Spinal Tap May Help Alzheimer's Diagnosis

Proteins in fluid may predict which memory loss will become dementia

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By
HealthDay Reporter

MONDAY, Nov. 18, 2002 (HealthDayNews) -- Two proteins present in brain and spinal fluid of people with mild memory trouble may flag those destined to develop Alzheimer's disease.

The proteins, called tau and beta-amyloid 42, are elevated and suppressed, respectively, in the cerebrospinal fluid of people whose wobbly cognition turns out to be the initial stages of Alzheimer's, German scientists have found. Although the degenerative disease has no cure, early treatment can help delay its progression by six months or so. Scientists, therefore, are eager to uncover harbingers of the dementia before it becomes full-blown.

The latest findings appear this month in the Archives of Neurology.

Alzheimer's disease, which is thought to be caused by a buildup of toxic beta-amyloid in the brain, affects an estimated 4 million Americans. The number of patients is expected to quadruple over the next 50 years as the population ages.

A handful of scientists believe that draining cerebrospinal fluid may stall the advance of Alzheimer's by shunting away harmful proteins from the brain. That approach is still experimental and hasn't been proven to work, experts said.

The latest work, led by researchers at the Technische Universitat in Munich, followed 28 men and women with mild cognitive impairment, or MCI. These people have some recall problems but do fine on cognitive tests, can perform tasks of daily living, and don't have dementia.

Over an 18-month period, a dozen of the volunteers went on to develop dementia, 10 with likely Alzheimer's disease. Of the rest, 16 were still considered to have mild impairment, although six had gotten worse and 10 had remained stable.

Patients who ended up with dementia were about six years older, on average, than those whose MCI didn't get that bad.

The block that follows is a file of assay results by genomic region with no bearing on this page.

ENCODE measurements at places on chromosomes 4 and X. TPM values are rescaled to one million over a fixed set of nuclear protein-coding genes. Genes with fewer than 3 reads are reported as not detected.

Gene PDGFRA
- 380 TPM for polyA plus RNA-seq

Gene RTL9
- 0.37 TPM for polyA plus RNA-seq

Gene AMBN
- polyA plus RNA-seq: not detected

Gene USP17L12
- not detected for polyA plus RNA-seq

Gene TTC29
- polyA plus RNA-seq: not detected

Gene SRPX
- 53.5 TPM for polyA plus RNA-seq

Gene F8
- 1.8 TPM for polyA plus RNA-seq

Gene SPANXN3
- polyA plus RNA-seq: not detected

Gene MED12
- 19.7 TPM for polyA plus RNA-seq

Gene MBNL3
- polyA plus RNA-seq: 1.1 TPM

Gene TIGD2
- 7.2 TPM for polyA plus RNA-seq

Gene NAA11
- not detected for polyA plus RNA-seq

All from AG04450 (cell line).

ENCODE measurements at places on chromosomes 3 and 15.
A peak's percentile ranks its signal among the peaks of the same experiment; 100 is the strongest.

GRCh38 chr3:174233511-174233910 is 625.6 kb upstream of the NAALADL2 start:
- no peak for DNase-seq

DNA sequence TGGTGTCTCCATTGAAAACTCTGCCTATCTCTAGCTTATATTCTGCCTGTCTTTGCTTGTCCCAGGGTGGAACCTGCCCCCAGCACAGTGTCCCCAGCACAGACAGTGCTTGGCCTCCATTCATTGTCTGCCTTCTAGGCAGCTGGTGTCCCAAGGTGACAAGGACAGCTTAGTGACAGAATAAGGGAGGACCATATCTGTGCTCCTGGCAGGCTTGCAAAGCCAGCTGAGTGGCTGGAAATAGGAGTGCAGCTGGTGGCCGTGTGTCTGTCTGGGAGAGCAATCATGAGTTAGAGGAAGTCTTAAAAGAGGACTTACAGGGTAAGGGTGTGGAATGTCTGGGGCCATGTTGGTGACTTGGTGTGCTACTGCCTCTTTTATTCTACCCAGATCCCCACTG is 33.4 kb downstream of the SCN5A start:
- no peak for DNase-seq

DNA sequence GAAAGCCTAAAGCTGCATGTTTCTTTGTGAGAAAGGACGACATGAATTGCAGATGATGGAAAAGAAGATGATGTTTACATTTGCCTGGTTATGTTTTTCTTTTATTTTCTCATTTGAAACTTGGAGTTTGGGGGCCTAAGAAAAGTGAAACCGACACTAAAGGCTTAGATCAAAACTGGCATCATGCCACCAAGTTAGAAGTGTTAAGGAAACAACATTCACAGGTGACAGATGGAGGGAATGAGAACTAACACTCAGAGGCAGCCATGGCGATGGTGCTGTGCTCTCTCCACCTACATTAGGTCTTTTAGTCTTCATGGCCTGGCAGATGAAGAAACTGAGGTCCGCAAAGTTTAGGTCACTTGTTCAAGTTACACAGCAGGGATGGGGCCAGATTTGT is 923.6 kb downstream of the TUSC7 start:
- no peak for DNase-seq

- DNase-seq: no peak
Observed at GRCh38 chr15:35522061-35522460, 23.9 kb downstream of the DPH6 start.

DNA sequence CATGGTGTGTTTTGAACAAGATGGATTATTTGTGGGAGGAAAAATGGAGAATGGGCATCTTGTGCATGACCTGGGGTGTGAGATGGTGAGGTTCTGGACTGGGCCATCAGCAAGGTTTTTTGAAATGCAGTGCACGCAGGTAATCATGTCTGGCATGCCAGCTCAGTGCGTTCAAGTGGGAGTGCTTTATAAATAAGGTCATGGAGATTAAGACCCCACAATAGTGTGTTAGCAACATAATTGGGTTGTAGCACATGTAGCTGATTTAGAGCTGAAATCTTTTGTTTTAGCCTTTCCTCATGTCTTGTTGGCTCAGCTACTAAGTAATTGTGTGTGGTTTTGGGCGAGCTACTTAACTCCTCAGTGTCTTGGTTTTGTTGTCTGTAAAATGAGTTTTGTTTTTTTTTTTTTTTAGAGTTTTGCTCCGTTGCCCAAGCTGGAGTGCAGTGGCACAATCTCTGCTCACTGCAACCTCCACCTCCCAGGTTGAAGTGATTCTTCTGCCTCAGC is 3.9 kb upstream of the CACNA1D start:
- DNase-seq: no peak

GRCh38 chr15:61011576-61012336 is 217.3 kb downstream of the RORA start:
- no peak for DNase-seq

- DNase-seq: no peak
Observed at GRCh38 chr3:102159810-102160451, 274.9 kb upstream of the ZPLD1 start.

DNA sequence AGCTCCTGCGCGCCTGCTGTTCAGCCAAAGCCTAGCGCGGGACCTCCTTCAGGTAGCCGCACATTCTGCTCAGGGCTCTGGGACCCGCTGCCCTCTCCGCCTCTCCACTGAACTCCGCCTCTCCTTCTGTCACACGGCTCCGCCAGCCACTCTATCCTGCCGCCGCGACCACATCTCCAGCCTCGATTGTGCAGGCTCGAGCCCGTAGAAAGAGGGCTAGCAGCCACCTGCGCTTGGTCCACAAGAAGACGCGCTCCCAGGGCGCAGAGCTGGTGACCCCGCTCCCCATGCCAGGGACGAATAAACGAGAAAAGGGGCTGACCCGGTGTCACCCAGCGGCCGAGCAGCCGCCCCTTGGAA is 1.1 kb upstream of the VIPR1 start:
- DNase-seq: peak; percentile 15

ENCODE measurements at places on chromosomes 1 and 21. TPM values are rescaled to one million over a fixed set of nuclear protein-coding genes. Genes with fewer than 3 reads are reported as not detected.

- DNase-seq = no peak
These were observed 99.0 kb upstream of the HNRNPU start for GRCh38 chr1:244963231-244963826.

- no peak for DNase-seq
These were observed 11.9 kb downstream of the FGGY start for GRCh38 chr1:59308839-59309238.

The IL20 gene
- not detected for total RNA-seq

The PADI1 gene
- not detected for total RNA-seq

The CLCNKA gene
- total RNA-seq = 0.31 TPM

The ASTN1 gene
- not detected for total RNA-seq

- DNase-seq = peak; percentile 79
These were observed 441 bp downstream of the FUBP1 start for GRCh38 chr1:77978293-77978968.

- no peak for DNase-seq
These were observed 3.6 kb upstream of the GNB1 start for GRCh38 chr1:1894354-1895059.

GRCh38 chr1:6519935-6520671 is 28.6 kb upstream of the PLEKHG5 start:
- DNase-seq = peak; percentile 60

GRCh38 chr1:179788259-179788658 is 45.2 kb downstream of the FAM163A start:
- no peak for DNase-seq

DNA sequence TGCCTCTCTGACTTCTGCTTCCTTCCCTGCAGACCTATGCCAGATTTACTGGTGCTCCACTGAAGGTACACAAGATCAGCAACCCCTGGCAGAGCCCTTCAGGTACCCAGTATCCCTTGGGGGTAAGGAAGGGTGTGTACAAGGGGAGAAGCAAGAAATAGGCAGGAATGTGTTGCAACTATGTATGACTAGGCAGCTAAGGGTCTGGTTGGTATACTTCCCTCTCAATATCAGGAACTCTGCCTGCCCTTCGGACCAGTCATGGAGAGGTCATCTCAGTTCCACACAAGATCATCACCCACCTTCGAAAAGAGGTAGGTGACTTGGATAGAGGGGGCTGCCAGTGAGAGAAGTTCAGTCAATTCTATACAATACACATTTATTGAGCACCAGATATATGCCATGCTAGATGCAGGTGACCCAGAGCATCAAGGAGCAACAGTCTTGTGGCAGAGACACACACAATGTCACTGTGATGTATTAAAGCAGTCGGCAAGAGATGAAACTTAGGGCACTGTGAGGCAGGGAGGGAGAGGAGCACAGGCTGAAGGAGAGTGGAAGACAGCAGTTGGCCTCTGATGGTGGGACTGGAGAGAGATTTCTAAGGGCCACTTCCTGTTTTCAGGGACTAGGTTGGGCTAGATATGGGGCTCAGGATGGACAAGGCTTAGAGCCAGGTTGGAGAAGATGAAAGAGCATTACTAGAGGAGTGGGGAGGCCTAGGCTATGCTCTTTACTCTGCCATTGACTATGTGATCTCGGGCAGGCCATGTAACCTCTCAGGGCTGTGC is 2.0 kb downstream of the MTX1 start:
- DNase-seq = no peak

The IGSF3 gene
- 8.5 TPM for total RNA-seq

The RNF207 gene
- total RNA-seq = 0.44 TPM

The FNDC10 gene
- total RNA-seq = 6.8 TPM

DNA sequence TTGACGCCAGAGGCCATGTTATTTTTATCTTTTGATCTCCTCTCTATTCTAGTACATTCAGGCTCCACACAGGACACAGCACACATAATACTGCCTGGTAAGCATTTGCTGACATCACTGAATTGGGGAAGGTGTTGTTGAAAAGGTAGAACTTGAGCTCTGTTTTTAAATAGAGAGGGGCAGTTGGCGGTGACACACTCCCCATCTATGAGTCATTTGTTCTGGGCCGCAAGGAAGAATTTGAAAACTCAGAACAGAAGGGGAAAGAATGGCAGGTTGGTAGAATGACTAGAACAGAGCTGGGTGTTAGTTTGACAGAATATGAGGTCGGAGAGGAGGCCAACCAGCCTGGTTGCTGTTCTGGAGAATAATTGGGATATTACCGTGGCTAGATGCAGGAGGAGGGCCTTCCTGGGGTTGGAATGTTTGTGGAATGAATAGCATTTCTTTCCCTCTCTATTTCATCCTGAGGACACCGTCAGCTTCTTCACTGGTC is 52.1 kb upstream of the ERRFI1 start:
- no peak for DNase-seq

Those whose MCI worsened, or who developed dementia, had higher than normal tau for their age, the researchers found. Yet levels of the protein weren't elevated in people whose MCI remained steady throughout the study. For beta-amyloid, the finding was reversed, with lower than expected concentrations of the protein in their cerebrospinal fluid.

Researchers found another predictor that didn't require a spinal tap to detect. People who had trouble remembering words on a standard test at the start of the study were more likely to see their memory problems worsen, or turn, into dementia, 18 months later.

Dr. Roger Rosenberg, a brain specialist at the University of Texas Southwestern Medical Center and the editor of the Archives of Neurology, said the findings imply that progressive mild cognitive impairment "is indeed pre-Alzheimer's, rather than a separate disease." What's more, the two wayward proteins appear to act as markers of the condition.

In those with dementia, levels of these proteins typically diverge from normal in the 60s, Rosenberg said. But the bad chemistry of Alzheimer's is probably present at least a decade before its symptoms arrive.

Dr. Gerald Silverberg, a Stanford University neurologist, said the German research "fits with what everyone would expect."

Tau is released by brain cells that are killed by protein plaques and tangles and the inflammation that characterizes Alzheimer's, so higher concentrations of the molecule in cerebrospinal fluid are the echoes of dying neurons. The reason beta-amyloid levels drop in the fluid, Silverberg said, is because more of the substance stays in the brain to do damage.

Silverberg is now leading a small study to see whether removing tau and beta-amyloid from brain and spinal fluid can slow the progression of Alzheimer's disease. Preliminary evidence suggests that cognitive test scores stabilized in the group undergoing the treatment while levels of the two proteins fell, he said. Longer follow-up is needed to see whether the therapy is safe and effective.

In an unrelated study also published this month in the journal, Maryland researchers found that the average 65-year-old with Alzheimer's lives about eight years after the diagnosis is made, while those diagnosed at 90 survive only three years with the disease. The study found that people are typically diagnosed with Alzheimer's 2.8 years after first showing symptoms of the brain ailment.

What To Do

For more on the degenerative brain disorder, try the Alzheimer's Association. You can also try the University of California at Irvine.

SOURCES: Roger Rosenberg, M.D., professor of neurology, University of Texas Southwestern Medical Center, Dallas; Gerald Silverberg, M.D., professor of neurosurgery, Stanford University School of Medicine, Palo Alto, Calif.; November 2002 Archives of Neurology

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